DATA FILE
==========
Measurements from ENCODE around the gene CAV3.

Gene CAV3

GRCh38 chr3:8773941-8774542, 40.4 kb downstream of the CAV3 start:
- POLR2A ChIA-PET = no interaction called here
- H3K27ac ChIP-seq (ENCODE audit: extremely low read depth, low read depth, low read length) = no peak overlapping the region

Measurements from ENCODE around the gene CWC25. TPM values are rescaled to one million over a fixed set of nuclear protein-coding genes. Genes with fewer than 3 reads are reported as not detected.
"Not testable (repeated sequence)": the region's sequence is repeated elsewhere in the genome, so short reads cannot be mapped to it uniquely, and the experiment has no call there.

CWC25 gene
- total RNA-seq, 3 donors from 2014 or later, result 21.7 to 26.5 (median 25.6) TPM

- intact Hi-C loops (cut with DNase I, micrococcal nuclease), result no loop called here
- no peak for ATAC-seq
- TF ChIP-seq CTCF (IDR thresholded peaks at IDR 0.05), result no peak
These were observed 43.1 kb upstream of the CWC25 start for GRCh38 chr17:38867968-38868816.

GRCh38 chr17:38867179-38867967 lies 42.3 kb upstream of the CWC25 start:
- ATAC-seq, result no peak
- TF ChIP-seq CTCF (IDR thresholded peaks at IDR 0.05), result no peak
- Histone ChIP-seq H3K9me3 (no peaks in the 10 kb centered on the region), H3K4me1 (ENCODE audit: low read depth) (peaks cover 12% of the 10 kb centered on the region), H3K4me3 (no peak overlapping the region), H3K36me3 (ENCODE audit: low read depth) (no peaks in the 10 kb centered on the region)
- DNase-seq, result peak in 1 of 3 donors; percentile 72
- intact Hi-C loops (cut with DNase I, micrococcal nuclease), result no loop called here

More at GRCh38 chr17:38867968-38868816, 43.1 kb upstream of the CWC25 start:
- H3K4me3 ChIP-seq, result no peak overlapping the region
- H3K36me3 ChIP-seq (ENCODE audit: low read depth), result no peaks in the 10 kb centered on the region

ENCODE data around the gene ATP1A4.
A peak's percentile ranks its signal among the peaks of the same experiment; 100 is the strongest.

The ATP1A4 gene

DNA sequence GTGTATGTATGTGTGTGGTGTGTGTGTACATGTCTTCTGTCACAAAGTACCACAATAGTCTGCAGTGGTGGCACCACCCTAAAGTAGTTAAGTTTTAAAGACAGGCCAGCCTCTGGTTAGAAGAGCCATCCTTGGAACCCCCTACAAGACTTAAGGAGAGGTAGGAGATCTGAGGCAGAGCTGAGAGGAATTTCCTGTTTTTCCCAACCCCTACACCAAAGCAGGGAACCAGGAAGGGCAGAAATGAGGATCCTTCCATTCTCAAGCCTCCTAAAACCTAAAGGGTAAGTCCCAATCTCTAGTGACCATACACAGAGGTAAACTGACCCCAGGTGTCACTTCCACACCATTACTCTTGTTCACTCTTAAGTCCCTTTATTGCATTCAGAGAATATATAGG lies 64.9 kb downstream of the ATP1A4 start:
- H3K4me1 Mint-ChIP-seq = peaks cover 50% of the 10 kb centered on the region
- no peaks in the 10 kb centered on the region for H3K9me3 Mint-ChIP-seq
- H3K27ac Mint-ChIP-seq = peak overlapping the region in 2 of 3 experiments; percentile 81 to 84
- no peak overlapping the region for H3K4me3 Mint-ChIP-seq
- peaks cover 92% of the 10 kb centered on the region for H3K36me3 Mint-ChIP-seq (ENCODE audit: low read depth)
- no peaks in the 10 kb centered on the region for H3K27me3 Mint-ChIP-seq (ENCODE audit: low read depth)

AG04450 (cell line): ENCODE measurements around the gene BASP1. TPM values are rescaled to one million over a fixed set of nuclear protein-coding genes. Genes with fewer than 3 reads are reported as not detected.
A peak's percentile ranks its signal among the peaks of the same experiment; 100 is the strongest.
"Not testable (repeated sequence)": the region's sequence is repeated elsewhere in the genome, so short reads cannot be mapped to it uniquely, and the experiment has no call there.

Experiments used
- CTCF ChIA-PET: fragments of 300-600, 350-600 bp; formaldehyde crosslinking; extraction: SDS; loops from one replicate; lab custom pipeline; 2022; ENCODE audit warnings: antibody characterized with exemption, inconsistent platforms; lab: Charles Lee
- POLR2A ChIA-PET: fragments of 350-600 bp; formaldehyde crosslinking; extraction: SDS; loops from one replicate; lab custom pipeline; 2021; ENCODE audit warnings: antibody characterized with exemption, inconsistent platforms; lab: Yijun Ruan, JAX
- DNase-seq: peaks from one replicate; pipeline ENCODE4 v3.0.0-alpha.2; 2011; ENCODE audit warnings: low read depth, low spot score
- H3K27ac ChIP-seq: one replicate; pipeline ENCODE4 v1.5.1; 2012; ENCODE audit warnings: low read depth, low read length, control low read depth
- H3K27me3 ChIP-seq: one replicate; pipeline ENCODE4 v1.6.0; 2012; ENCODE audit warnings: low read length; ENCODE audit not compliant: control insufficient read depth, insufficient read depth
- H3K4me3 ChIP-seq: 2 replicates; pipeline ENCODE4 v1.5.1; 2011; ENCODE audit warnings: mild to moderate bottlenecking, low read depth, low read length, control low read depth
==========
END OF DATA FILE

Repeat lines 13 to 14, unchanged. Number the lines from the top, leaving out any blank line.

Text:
These were observed 43.1 kb upstream of the CWC25 start for GRCh38 chr17:38867968-38868816.

GRCh38 chr17:38867179-38867967 lies 42.3 kb upstream of the CWC25 start: